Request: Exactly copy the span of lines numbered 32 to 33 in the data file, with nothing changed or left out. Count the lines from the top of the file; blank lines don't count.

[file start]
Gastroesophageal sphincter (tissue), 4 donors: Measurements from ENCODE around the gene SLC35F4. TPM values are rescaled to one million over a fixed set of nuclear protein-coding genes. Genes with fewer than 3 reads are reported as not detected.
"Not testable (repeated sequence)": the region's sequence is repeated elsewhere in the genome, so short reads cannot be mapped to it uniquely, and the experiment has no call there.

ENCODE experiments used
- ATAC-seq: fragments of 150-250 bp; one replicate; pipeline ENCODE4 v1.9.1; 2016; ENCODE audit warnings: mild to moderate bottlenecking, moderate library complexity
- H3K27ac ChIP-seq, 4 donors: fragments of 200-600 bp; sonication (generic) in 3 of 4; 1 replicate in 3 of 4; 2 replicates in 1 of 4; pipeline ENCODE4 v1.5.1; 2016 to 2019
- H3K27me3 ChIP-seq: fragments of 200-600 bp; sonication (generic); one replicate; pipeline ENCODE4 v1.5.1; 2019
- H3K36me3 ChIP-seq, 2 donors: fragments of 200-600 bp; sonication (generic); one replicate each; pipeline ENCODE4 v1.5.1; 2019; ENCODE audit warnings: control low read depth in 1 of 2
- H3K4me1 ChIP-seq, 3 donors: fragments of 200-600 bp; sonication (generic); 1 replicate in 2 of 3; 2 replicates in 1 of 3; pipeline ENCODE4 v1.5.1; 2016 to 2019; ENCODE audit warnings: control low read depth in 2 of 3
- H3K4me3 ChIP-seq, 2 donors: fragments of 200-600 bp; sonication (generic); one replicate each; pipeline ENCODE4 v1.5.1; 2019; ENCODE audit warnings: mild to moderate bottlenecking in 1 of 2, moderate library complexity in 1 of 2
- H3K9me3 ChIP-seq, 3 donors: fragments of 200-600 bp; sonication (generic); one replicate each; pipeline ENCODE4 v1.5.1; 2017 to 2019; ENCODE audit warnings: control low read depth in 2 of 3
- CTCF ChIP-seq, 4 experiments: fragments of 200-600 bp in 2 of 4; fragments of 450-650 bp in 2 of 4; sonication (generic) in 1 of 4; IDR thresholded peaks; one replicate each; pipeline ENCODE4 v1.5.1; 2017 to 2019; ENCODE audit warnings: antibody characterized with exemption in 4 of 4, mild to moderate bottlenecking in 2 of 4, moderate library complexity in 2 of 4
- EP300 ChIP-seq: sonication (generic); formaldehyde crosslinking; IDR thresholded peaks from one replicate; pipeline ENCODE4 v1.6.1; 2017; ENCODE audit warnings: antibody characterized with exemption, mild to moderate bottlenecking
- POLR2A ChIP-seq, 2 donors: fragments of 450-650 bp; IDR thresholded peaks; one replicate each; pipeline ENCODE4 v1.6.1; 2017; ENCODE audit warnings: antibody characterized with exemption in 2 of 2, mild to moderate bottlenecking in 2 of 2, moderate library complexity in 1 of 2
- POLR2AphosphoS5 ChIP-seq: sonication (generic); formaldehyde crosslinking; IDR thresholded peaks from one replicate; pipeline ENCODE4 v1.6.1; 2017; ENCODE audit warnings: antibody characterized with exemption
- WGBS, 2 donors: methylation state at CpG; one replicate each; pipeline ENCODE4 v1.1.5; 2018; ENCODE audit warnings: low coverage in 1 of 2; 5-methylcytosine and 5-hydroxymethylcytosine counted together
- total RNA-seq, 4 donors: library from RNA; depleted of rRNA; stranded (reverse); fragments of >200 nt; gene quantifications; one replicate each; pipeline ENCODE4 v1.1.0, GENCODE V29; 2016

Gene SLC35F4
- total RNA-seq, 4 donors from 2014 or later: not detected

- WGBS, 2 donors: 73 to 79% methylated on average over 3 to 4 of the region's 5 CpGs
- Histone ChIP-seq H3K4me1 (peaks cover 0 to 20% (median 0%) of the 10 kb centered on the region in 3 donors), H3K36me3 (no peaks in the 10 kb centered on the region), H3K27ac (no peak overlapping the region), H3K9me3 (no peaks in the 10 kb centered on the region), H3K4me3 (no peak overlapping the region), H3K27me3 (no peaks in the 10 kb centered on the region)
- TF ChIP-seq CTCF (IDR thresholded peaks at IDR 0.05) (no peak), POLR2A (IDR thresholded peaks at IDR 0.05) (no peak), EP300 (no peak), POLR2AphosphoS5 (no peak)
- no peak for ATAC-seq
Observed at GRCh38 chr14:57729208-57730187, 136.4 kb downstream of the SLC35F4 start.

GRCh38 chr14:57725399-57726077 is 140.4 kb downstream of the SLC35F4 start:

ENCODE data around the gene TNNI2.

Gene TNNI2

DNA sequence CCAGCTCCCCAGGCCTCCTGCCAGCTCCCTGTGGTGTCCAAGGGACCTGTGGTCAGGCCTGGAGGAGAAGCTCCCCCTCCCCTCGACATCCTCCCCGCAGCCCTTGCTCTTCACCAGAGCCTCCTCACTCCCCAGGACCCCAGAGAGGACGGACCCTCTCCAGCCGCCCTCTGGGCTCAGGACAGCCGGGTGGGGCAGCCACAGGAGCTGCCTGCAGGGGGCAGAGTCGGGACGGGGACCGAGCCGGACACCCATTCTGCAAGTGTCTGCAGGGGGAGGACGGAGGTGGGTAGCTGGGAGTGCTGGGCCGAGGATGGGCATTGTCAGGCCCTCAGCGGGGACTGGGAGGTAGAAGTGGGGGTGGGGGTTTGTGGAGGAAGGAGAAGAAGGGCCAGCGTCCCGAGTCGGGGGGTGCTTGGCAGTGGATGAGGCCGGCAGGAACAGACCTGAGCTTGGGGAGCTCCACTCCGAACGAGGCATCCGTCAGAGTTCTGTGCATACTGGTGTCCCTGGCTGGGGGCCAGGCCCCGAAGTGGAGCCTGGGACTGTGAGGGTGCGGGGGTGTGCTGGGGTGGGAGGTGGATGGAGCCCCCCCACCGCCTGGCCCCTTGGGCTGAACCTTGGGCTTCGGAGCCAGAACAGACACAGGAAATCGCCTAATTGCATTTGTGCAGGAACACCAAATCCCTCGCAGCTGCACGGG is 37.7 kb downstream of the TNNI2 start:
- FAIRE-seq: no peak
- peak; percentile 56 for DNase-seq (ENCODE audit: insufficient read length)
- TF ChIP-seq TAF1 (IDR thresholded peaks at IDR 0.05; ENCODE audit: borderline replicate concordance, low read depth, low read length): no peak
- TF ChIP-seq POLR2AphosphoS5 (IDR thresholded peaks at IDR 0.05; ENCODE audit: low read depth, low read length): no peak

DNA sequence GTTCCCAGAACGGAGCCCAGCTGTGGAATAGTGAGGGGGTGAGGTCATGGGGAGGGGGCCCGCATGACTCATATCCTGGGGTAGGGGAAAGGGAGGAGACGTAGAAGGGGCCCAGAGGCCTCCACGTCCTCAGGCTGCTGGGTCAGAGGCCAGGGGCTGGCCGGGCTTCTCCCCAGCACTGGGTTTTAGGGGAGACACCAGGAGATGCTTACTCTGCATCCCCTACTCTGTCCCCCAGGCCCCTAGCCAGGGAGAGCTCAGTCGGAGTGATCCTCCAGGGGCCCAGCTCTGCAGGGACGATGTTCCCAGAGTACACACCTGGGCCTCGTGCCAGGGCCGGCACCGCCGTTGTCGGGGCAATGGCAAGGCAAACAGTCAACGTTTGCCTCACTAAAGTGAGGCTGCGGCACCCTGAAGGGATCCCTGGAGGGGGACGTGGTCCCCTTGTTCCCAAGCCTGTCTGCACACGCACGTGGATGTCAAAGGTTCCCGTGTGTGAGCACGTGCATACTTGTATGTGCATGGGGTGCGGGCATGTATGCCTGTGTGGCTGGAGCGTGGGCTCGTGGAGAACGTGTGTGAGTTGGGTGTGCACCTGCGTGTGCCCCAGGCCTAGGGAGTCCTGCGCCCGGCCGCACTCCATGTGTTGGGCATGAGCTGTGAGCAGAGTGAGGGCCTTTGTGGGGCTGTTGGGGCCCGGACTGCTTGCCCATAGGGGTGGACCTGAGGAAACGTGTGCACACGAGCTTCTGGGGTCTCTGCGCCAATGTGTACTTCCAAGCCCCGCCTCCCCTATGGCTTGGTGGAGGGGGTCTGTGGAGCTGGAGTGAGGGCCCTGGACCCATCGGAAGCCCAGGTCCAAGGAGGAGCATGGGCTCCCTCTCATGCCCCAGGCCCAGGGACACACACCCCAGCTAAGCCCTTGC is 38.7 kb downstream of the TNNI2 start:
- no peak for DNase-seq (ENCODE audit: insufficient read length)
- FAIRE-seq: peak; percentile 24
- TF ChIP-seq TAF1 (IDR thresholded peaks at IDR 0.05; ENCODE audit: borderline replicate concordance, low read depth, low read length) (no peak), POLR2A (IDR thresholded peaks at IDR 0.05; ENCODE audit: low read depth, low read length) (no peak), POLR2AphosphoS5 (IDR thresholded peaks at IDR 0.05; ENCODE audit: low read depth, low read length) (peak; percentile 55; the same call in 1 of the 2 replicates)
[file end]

DNA sequence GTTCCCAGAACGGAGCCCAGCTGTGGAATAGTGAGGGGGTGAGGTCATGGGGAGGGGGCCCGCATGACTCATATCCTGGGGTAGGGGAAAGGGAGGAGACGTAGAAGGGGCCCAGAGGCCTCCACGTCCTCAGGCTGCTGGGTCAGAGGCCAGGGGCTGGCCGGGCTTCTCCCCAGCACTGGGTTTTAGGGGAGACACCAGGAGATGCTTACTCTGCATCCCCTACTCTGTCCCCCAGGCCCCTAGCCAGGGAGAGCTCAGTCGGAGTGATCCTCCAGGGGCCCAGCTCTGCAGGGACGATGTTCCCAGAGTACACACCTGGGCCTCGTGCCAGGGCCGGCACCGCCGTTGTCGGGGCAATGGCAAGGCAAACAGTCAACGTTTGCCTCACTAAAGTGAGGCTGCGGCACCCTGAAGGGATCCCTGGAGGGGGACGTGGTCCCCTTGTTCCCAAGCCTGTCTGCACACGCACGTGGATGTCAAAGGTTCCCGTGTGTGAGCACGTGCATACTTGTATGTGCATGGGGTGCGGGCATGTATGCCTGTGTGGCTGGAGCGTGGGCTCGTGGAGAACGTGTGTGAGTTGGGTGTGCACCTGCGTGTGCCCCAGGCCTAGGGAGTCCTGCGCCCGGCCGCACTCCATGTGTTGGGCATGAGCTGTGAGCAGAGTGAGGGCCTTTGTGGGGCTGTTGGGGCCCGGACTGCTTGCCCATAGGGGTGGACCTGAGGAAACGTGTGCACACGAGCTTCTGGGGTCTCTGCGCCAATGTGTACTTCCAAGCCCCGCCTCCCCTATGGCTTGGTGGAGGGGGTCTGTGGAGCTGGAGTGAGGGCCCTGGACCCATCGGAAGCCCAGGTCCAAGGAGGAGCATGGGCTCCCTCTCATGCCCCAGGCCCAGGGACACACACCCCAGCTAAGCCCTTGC is 38.7 kb downstream of the TNNI2 start:
- no peak for DNase-seq (ENCODE audit: insufficient read length)